What has long been considered to be a foregone conclusion has now been confirmed by multiple outlets. LeBron James has been awarded the league’s Most Valuable Player award for the 2013 season, and will be presented the trophy in a press conference in Miami this Sunday.
The Heat open the second round of the playoffs against either the Bulls or the Nets at home on Monday, when David Stern is expected to be on hand to deliver the trophy to James in front of his home crowd.
James joins an elite group by winning the award for the fourth time. Only Kareem Abdul-Jabbar (6), Michael Jordan (5), Bill Russell (5) and Wilt Chamberlain (4) have done the same in NBA history.
There have been plenty of years in recent memory where both fans and pundits have had zesty debates over what the MVP award should signify, and who should take it home in any given season. This year was not one of them.
While the names of Carmelo Anthony, Kevin Durant, and Chris Paul were mentioned in the MVP conversation at various points throughout the season, you’d have been hard-pressed to find anyone who truly believed it should have gone to anyone but James.
There has never been a unanimous MVP in the history of the NBA, so there’s at least a little suspense to be had in advance of the official release from the league this weekend to see if James can become the first.
James averaged 26.8 points, 8.0 rebounds, 7.3 assists, and 1.7 steals in 37.9 minutes per game this season. His field goal percentage (56.5) and three-point shooting percentage (40.6) were both career bests.
Should the Heat finish the year by winning their second straight title, James would join an even smaller group of greats. Only Jordan and Russell in league history have won MVP awards and championships in two consecutive seasons.
Take that Stephen Curry.
Gregg Popovich would pull him so fast he’d look like a fidget spinner if he tried this in a game, but during warmups before Game 4 Monday night LaMarcus Aldridge knocked down a deep three from one knee.
If Aldridge is taking a lot of threes that’s not a good sign for the Spurs, but we’ll see if he can have a big night and keep the Spurs alive in this series.
Stephen Curry‘s pregame warmups draw people into the arena early, it’s a show in and of itself.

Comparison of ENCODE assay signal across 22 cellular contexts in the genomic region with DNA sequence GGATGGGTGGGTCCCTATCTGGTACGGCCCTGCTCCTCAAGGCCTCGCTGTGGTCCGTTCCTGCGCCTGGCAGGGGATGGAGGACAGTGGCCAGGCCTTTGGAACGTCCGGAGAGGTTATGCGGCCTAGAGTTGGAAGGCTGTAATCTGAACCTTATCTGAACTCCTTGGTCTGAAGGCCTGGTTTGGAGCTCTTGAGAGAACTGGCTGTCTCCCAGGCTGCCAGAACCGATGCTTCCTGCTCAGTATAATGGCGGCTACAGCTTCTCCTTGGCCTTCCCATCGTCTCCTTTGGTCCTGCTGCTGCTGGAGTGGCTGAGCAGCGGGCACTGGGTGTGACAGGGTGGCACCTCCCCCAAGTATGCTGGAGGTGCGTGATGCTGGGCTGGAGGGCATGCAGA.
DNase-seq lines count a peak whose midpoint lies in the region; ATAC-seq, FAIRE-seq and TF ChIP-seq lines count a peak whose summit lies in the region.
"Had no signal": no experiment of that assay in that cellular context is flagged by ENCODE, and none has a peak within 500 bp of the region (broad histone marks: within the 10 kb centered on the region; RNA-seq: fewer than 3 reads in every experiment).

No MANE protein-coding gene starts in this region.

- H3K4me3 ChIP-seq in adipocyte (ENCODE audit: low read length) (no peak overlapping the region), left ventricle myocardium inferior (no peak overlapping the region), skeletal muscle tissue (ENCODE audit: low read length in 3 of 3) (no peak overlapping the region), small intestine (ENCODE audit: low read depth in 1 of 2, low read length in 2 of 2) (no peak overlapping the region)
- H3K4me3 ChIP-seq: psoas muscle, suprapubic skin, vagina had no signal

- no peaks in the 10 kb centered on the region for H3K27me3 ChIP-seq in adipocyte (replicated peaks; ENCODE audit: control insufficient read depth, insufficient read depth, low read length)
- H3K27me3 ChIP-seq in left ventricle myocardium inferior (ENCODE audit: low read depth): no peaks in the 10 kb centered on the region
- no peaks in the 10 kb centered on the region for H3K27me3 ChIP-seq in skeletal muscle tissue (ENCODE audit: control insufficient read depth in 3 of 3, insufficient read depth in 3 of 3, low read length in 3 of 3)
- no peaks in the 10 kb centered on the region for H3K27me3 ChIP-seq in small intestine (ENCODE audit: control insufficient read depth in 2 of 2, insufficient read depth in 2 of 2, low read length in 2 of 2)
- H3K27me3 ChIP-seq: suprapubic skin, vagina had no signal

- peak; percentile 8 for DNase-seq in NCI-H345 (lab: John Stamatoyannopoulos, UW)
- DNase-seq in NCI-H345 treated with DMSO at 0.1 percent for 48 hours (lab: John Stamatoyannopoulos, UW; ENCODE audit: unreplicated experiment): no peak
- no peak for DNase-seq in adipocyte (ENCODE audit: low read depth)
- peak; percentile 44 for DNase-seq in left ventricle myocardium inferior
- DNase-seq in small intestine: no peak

Before Game 4 Monday night, Curry was taking a couple shots from the center-court logo. And draining them. Like layups. Because he can.
We’ll see if he can put on that kind of show when the game tips off.
This was expected. It still sucks to hear.
Kawhi Leonard is out for Game 4 vs. the Warriors Monday night.
Leonard has sprained his left ankle in Game 5 against the Rockets and sat out Game 6 of that series (a San Antonio win), then returned for Game 1 against the Warriors. He re-injured his ankle twice in that game — once stepping on David Lee‘s foot, once when Zaza Pachulia slid under him on a jumper and took away his landing space. Leonard left that game with his team up 23 points, but the Warriors rallied back to win Game 1 and have controlled the series ever since. Leonard has not returned to the series.
San Antonio will play with pride on Monday night, but it may not be enough. You can bet the Warriors were reminded all day about taking their foot off the gas after what happened with Cleveland Sunday.
In Toronto, Masai Ujiri is the head of basketball operations and the guy with the hammer on deals. Jeff Weltman was his right-hand man and team GM.
Make that was his right-hand man, Weltman has been hired by the Orlando Magic to run its basketball operations, reports Adrian Wojnarowski of The Vertical at Yahoo Sports.
The Orlando Magic have hired Toronto Raptors general manager Jeff Weltman as the franchise’s president of basketball operations, league sources told The Vertical.
Weltman met with Orlando CEO Alex Martins and ownership on Monday, finalizing a five-year deal, league sources said.
Orlando officials had been intrigued with Cleveland GM David Griffin, but moved steadily toward Weltman as they became further engaged with his candidacy in recent weeks, league sources said. Weltman has been deeply involved in every aspect of the Raptors’ front office under president Masai Ujiri as Toronto became a perennial Eastern Conference contender.
Making a move now is smart in this sense: The Magic have the No. 5 pick in this draft and would want the guy making the big picture decisions about this roster on board to make this selection.
That roster already has some quality pieces — Aaron Gordon, Evan Fournier, Nikola Vucevic, maybe Elfrid Payton — but has underachieved. There were questions about the culture and a lack of accountability, and that blame ultimately fell on GM Rob Hennigan and he was let go. Frank Vogel is locked in as
Frank Vogel is locked in as coach, so how well Weltman and Vogel work together — and share a vision — will be key.
Weltman is well-respected around the league. He spent five seasons as an assistant GM in Milwaukee, and has been with the Raptors since 2013 as that team has risen up the Eastern Conference standings and had its best run in franchise history. He also has worked with the Clippers and in Denver. He’s been one of those guys expected to get a chance in the big chair for a few years now.
He’s got it, and it’s an interesting challenge in Orlando.